The LMC conference for England on 27 November will debate a motion criticising the government's failure to provide the funding and resources practices need to fight the pandemic.
The motion also warns that chancellor Rishi Sunak's statement earlier this year that the NHS would 'get whatever it needs' is 'completely out of step with reality'.
GP leaders will argue at the conference - to be held online - that general practice needs 'significantly more investment' to maintain services - and will call for further steps to protect GP income and increased flexibility to allow funding available through the additional roles reimbursement scheme (ARRS) to be used to employ locums and practice nurses.
LMC delegates will hit out at the transfer of unfunded work from secondary care to practices during the pandemic - and will warn that future changes to the primary care network (PCN) DES should be agreed by a ballot of the profession.
Doctors' leaders at the conference will also speak out over the 'economic and professional impact' of the COVID-19 pandemic on locum GPs - calling for locums to be prioritised for work ahead of doctors returning to support the workforce during the pandemic.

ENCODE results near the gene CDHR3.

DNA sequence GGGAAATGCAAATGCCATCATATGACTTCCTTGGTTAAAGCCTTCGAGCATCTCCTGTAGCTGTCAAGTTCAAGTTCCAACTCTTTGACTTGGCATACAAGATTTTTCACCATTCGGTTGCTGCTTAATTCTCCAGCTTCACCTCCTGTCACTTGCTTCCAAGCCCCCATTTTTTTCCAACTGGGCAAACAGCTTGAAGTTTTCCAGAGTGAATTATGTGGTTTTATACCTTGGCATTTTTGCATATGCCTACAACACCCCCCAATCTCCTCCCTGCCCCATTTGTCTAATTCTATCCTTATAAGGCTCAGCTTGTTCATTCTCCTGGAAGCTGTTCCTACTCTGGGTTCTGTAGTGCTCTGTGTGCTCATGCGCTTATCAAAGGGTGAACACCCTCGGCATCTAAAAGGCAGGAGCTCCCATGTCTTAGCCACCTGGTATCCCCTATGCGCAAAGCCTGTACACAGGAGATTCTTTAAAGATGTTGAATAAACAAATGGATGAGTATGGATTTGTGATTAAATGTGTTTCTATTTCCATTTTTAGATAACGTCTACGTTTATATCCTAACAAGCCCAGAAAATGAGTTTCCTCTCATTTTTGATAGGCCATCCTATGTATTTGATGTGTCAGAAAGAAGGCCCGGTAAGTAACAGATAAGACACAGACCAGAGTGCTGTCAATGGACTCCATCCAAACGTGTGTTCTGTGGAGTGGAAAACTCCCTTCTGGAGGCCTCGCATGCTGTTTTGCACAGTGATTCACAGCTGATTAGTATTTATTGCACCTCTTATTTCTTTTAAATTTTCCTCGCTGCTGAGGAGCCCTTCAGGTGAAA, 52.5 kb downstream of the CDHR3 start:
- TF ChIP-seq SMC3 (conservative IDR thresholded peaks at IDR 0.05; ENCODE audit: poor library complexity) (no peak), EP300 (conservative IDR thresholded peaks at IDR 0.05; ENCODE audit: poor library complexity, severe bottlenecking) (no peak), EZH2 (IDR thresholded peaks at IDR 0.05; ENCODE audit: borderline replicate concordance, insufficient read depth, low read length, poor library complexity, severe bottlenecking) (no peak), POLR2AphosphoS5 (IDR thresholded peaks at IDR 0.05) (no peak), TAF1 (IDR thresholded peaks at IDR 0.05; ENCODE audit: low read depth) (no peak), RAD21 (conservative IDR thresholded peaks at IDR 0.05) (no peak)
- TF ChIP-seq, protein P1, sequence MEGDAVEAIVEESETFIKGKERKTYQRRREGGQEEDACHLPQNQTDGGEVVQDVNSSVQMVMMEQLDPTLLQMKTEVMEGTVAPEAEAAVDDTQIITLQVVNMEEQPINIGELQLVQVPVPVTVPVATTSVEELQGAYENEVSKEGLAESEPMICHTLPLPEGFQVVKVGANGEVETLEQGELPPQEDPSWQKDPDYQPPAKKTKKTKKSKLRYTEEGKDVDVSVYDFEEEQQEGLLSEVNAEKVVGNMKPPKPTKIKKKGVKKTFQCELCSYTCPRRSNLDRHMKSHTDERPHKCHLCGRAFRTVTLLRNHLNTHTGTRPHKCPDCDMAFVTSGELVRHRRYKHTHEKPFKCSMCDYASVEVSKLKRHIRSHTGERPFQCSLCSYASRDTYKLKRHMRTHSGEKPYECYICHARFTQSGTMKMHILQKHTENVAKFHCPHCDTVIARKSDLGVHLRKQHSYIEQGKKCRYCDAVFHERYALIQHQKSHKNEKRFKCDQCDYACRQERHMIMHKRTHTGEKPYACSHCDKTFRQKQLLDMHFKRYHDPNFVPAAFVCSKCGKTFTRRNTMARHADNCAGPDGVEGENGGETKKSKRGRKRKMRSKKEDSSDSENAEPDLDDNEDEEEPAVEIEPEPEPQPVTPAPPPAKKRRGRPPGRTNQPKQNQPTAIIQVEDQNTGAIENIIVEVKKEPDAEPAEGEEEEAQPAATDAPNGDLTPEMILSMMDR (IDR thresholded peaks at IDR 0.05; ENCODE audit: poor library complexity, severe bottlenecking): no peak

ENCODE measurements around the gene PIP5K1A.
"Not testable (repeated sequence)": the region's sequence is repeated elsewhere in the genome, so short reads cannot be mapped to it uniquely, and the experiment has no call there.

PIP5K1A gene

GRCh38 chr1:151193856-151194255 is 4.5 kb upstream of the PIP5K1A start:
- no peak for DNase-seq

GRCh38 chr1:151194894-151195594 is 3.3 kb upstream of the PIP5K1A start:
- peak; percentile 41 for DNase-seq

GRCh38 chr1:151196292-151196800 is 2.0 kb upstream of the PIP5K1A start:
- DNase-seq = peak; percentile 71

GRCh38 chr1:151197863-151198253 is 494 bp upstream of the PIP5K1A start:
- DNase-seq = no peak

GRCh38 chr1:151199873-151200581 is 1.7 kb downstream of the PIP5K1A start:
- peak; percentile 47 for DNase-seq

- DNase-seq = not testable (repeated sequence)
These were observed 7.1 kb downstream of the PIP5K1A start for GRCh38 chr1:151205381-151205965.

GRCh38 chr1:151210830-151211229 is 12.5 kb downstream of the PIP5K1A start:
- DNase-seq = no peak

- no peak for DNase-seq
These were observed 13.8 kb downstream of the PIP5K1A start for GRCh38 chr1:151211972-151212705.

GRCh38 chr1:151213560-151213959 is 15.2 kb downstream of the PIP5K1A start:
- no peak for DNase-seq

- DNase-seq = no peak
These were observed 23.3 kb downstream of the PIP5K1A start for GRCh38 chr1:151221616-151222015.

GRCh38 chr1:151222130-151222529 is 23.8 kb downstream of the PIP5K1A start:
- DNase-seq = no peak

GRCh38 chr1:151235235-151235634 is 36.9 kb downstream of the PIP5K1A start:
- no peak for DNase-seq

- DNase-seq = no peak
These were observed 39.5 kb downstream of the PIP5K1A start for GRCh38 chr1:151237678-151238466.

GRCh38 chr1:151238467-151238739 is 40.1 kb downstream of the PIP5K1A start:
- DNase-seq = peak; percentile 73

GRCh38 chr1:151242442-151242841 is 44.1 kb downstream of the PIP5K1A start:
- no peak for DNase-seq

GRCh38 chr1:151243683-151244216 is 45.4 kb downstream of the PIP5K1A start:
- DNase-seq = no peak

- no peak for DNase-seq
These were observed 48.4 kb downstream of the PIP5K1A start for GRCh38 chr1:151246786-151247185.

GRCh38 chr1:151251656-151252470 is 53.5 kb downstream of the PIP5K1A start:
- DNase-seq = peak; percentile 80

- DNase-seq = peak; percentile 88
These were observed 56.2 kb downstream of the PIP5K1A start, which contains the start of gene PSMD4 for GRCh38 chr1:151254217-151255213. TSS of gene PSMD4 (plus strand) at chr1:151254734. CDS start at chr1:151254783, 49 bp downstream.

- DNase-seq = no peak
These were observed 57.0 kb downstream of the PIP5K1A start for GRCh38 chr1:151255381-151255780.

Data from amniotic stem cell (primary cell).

Details of motions for debate at the LMCs conference later this month come after the release of final details of plans for a GP-led COVID-19 vaccination campaign that could begin from 1 December.
NHS England has also announced a £150m GP COVID capacity expansion fund intended to support the profession through the second wave of the pandemic.
GP leaders at the LMCs conference will also debate motions heavily criticising NHS England over 'abhorrent and insulting' communications with the profession, the press and the public.
NHS England apologised earlier this year after suggesting that GP practices were failing to offer face-to-face appointments when necessary - despite a huge increase in in-person appointments since the pandemic began.
LMCs will demand a further apology and vote on whether to insist on the retraction of 'all communications that have implied general practitioners have not been fully involved in patient care throughout the pandemic, staining our reputation and inciting complaints'.